As questions go, this one troubles me a lot: Do we love our homes more than we should? It bothers me because I’ve been a homeownership nut my entire adult life.

That’s not hyperbole.

I bought my first, a rooming house in Boston’s South End, at age 23. I’ve been buying and fixing up houses ever since. A dozen in all.

At first, I did the fixing-up work myself. But I quickly learned that guys who do remodels all day were way better at it than I am. Today, my best tools on the constructive side are a broom and a checkbook, not necessarily in that order. On the destructive side, well, I’m quite accomplished with a wrecking bar. Call me Mr. Tear-Out.

As investments, my houses have ranged from neutral to fantastic. But the real deal was about owning a home. Eventually without a mortgage.

So I’m not sure I qualify as an objective observer on this topic. In my heart, I am a homeowner.

But something jumped out when I did the data grinding for a recent update of the wealth scoreboard, which details our collective net worth by age group. For most Americans, homeownership is the primary source of net worth. Without it, our net worth is small. With it, our net worth is larger and better.

You can get a sense of this by examining the distribution of net worth with and without home equity for households in the age 55 to 59 age range — those on the runway to retirement.

As you would expect, home equity is a small part of net worth for the top 1%. With an all-inclusive net worth of at least $17.5 million, their net worth less home equity is $16.3 million.

Their $1.2 million in home equity could be a single home owned outright. It could also be two heavily mortgaged homes worth far more. Either way, the important fact is that only 6.9% of their net worth is in home equity. The remainder is in assets that earn returns.

They can afford the houses they own — and then some.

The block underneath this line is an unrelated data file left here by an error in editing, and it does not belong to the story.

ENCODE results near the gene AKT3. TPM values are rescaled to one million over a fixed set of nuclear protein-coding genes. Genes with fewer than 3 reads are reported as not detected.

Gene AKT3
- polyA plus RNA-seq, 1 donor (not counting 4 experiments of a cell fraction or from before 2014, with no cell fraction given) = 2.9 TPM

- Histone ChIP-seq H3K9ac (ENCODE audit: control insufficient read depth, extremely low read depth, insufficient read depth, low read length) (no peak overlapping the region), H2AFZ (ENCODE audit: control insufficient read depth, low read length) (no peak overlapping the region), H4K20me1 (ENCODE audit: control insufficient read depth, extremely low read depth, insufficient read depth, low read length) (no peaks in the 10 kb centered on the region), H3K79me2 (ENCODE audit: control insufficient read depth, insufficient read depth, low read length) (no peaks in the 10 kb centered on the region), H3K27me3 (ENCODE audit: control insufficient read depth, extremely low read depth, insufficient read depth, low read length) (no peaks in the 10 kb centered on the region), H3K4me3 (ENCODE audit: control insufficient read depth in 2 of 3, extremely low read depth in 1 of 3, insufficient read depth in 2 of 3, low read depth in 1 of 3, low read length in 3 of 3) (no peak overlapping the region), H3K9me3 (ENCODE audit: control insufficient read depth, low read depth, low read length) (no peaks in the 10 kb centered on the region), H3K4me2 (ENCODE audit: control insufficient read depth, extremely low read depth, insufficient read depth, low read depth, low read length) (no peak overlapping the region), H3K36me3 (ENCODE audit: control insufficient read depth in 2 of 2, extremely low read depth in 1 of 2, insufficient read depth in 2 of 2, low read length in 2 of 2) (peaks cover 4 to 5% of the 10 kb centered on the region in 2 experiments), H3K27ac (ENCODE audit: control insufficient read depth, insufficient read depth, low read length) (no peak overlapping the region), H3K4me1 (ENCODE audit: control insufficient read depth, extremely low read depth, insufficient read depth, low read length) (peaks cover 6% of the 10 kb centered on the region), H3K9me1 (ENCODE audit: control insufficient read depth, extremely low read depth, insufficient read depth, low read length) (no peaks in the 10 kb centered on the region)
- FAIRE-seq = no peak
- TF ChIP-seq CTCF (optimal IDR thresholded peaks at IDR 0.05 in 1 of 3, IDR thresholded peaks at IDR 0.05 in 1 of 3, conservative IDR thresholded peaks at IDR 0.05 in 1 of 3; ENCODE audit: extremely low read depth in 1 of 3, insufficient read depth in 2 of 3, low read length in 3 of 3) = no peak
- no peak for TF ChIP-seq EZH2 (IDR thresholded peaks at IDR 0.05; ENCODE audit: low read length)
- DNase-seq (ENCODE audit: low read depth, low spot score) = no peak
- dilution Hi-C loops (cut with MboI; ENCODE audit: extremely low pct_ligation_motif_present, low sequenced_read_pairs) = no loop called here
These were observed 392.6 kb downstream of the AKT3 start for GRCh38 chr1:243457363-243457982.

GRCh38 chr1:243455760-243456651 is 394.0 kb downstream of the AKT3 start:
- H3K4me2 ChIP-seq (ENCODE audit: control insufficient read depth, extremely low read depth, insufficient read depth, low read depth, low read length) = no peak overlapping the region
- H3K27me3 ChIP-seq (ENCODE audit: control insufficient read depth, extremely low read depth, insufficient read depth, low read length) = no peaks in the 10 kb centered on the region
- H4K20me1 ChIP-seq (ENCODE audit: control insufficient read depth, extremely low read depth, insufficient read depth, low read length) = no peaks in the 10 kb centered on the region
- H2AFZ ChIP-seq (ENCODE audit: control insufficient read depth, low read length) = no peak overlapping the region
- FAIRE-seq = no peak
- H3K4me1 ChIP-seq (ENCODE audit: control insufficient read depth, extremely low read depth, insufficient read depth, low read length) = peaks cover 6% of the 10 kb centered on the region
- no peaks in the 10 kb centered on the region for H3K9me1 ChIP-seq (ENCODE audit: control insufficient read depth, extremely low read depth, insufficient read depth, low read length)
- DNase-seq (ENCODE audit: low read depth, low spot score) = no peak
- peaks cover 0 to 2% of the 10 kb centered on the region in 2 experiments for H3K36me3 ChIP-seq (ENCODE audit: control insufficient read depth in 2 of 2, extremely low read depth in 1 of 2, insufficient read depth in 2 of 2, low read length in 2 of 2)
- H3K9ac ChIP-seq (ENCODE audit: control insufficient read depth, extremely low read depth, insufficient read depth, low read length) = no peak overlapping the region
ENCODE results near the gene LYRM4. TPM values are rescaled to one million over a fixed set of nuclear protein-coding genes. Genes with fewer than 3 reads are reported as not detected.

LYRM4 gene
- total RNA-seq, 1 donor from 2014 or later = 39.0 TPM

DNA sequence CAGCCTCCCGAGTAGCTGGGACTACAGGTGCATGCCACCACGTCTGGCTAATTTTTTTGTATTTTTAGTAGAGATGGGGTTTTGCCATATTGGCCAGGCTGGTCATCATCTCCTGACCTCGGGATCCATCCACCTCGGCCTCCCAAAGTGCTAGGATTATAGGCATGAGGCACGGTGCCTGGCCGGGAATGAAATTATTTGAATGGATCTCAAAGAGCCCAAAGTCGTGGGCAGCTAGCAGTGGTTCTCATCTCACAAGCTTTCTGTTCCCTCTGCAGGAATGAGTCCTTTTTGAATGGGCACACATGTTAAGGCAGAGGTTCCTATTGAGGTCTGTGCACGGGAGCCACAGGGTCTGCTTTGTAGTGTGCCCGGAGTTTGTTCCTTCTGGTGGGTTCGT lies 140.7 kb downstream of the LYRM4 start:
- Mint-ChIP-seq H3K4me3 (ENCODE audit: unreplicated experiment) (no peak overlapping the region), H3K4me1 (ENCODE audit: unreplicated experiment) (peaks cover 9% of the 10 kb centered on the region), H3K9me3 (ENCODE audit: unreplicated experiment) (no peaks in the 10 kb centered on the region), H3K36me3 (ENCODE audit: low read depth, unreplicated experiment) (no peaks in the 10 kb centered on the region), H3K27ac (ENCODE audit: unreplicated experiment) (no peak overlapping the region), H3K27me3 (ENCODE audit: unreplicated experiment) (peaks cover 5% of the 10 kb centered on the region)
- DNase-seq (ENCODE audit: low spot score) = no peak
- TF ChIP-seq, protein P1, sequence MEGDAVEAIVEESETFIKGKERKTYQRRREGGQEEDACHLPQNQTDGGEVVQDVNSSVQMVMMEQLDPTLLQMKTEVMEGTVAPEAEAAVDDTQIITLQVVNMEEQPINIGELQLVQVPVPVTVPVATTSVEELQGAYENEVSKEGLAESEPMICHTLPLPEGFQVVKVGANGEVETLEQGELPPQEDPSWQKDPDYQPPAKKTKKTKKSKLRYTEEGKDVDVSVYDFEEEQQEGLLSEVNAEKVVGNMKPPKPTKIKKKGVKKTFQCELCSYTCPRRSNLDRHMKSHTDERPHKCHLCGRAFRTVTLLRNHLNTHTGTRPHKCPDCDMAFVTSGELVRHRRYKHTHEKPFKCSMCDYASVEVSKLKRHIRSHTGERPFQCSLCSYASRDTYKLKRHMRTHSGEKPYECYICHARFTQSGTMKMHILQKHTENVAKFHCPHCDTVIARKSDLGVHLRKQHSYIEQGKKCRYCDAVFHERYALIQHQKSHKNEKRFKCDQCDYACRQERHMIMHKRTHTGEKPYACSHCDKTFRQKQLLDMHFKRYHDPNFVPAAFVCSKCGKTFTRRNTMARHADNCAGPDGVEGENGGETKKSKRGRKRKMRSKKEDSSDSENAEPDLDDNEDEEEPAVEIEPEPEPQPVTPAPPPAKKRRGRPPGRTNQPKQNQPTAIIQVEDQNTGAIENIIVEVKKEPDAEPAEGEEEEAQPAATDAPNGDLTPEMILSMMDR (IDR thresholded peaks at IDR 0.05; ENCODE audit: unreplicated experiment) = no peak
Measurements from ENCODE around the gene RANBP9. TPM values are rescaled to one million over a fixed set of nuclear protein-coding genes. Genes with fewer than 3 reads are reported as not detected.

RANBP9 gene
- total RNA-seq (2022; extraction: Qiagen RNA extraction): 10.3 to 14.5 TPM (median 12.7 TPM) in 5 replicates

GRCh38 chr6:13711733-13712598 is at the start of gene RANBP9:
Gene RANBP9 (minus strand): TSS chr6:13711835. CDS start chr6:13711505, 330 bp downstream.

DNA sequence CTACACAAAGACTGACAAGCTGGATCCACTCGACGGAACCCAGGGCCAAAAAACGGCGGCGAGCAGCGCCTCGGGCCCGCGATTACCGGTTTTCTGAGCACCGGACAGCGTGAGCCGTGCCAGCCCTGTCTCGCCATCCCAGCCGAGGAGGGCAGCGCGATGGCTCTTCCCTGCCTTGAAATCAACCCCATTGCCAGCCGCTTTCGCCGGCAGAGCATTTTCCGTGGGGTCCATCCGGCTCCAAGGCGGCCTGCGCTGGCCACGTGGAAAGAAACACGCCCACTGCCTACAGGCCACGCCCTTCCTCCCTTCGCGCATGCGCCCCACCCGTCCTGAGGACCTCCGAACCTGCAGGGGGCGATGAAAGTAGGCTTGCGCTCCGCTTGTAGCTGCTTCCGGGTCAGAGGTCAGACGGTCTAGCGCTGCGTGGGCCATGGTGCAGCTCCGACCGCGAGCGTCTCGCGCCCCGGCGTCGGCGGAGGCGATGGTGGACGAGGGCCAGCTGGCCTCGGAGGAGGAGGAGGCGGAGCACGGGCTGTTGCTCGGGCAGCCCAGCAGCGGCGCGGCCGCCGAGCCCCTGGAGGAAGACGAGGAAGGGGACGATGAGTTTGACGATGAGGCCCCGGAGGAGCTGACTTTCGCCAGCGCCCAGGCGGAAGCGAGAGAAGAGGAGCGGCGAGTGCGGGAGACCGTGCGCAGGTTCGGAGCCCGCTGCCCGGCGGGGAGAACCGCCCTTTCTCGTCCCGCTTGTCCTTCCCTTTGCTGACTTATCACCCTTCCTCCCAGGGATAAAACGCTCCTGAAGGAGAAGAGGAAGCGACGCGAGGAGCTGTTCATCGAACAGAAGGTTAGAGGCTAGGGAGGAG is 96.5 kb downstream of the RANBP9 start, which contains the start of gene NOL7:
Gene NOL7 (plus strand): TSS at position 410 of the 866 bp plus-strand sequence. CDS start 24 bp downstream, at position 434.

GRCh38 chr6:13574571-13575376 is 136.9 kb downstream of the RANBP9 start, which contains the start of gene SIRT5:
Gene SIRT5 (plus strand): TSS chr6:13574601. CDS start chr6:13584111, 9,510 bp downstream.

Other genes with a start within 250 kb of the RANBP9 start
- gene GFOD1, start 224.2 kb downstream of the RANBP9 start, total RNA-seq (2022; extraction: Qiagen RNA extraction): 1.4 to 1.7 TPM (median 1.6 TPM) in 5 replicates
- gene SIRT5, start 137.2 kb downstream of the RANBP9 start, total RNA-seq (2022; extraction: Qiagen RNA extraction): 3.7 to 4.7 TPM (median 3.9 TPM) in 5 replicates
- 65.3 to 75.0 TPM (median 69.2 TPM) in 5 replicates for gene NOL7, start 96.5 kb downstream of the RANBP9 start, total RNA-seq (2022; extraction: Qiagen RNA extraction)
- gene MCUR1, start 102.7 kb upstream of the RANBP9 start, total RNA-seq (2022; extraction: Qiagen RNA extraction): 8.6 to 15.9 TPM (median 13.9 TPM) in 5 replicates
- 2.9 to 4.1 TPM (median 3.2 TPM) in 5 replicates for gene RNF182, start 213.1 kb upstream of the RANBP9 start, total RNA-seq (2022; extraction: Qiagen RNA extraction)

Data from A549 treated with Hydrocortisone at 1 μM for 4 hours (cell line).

But as you go down the wealth pyramid, home equity becomes a greater and greater portion of net worth. It’s 21.4% of net worth for the top 5% households. It’s 22.3% for the top 10% of households.

At the top 35%, home equity is nearly half of net worth, or 48.6%.

For the 65% of all households below that, home equity is greater than 50% of net worth — or they aren’t homeowners.

So? Is this a problem?

It is. Homes are wonderful places. They put a roof over our heads. But even if you own your home without a mortgage, it costs money. While estimates vary by location, most homes will cost about 4% to 5% of their value per year to operate.

Now let’s ask an awkward question. How much do you need in investment savings to provide the income needed to support your house?

Answer: It takes about a dollar of investment money to support a dollar of home value.

What the Federal Reserve consumer finances study tells us is that at least two out of three households don’t have enough in financial assets to support the amount of home equity they have when they retire.

If they have a remaining mortgage balance, the situation is worse. The only good news here is that the situation hasn’t changed greatly in the 50 years I’ve been observing it. Basically, 65% to 70% of all households have held most of their net worth in home equity for decades.

What’s the problem if the situation hasn’t changed? Everything else.

Half a century ago, 401(k) plans didn’t exist. But pensions did. Today, pensions are an endangered species on two fronts. If they aren’t gone altogether, there is a good chance they are underfunded. As a result, most future retirees won’t have the virtual wealth of pensions to help pay shelter expenses.

Most future retirees will be entering retirement with fewer income sources than past workers have had.

This observation goes way beyond arid statistics.

The most common retirement problem readers have is being house-poor — they love their valuable house but don’t have the retirement income to support it.

For many, today would be a good time to think about downsizing.

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